It went from bad to worse after this, with the then Election Commission of Kenya  presiding over elections in 2007 that were so grossly stolen that Kenya almost went into full-scale civil war. Even the timid Krieglar Commission could not affirm the winner of the presidential election, opting to not investigate the mess at the tallying centre at KICC, perhaps afraid that that could further delegitimise the Kibaki regime.

The 2010 Constitution was supposed to right these wrongs. But sadly, the Independent Elections and Boundaries Commission (IEBC) then took us to the brink in 2013 by selecting our leaders for us. Again, it was an example of might over right, voiding the reforms of 2010. The lack of transparency was clear with the IEBC sharing a server with Uhuru Kenyatta’s party TNA, and election results being transmitted in ways that were not fathomable.

So biased was the IEBC that the then Chairperson, Ahmed Isaack Hassan, was not even reticent in pronouncing--in writing too--his bias in his closing submissions at the Supreme Court during the petitions, lambasting one of the candidates in language that should—had any upright judge bothered to read—led to an immediate cancellation of the elections and the arrest of the Commissioners and staff of the IEBC.

But so lacking in credibility was this IEBC and so volatile was the country that it was necessary to move the Commissioners on, even though they put up a spirited fight. They received their golden handshakes to move on, but the staff—the crucial and indispensable part of any elections--were mostly retained.  

The year 2017 was a similar story, but this time a more engaged Supreme Court decided not to follow the well-worn script of might over right and annulled the results. And the courts have paid the price for this rare integrity, being targeted with abuse, threats, intimidation and arrest, clearly to send a message that Kenya has its owners and there is a price to pay for doing the right thing.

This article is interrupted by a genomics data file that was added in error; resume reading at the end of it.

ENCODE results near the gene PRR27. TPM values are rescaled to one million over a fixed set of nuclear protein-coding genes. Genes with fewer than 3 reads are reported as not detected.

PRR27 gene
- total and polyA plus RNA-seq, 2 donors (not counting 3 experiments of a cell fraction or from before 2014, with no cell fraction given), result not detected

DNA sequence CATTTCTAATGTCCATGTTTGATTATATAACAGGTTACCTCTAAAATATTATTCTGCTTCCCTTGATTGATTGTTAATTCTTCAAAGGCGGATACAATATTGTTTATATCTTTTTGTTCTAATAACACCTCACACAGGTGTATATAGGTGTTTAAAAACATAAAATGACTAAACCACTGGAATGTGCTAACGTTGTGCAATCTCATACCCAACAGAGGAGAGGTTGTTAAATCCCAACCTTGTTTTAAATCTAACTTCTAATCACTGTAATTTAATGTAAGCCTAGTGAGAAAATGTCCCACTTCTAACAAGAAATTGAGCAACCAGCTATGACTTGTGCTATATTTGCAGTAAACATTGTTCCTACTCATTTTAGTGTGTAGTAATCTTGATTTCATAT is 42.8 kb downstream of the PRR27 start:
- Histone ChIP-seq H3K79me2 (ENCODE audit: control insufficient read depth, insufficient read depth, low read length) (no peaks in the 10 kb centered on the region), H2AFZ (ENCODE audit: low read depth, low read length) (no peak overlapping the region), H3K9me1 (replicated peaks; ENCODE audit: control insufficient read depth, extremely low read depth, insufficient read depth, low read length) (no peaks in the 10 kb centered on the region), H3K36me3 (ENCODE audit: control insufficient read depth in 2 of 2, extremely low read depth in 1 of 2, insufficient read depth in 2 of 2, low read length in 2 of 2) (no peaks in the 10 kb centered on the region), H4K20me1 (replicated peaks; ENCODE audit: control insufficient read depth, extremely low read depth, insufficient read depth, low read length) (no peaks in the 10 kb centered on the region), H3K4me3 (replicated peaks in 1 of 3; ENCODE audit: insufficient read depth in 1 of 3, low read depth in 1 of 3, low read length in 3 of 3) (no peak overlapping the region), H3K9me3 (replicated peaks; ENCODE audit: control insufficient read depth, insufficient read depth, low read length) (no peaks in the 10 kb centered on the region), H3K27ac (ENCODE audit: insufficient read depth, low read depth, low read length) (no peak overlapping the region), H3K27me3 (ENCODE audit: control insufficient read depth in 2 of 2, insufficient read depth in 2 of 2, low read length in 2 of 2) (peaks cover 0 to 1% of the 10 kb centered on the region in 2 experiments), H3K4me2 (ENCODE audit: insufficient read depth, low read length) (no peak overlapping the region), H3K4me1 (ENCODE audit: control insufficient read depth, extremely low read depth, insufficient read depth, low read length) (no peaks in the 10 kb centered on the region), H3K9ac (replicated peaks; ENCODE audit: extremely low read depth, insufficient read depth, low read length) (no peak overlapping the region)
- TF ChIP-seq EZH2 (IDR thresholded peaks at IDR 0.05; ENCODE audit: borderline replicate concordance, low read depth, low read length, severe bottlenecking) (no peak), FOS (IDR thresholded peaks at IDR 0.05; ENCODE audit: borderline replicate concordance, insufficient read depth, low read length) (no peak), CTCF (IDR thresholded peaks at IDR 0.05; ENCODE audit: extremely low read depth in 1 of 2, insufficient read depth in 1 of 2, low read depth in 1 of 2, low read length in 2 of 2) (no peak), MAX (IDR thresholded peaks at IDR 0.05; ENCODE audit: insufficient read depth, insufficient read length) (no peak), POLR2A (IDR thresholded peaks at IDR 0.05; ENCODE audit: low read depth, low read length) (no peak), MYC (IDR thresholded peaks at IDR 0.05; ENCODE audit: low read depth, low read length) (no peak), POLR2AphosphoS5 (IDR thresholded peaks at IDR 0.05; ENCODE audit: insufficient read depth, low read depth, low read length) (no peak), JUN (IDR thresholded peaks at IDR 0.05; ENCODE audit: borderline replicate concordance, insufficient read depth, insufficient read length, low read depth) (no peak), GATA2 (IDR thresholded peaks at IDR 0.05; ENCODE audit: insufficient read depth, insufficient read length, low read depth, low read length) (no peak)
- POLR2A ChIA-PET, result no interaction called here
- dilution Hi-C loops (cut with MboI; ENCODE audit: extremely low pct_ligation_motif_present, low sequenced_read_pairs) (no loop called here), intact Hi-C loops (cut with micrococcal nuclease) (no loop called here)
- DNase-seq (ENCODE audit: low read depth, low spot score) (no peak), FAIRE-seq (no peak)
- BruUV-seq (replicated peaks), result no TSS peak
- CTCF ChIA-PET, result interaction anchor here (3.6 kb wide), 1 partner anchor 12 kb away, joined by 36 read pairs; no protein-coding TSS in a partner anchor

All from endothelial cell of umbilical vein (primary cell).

Amid all this recent history, and even though the current IEBC is unconstitutionally constituted, the IEBC Chairman has stated that he is there to stay come. Whether this is the first salvo in the bargain for a diamond handshake, or whether he simply does not care for Kenya over himself remains to be seen.

But we do know that until we clean out the IEBC—from top to bottom—nothing that the BBI recommends will mean much. And it surely did not need all that time and resources to come to the same conclusion as any reasonable Kenyan on restructuring and reforming the IEBC.

- The writer is former KNCHR chair. [email protected]

Download the BBI Judgement by all seven Judges - Civil Appeal No. E291 of 2021
Share this story
Let review of ICC performance strive to restore its legitimacy
The court witnessed the failure of high profile cases and denied an investigation into the situation in Afghanistan
Diabetes: Insulin now an essential drug
Listing NCDs is a relief to Kenyans like 65-year-old Kahuho Mathai from Nyeri County, who was diagnosed with type 2 diabetes and high blood pressure.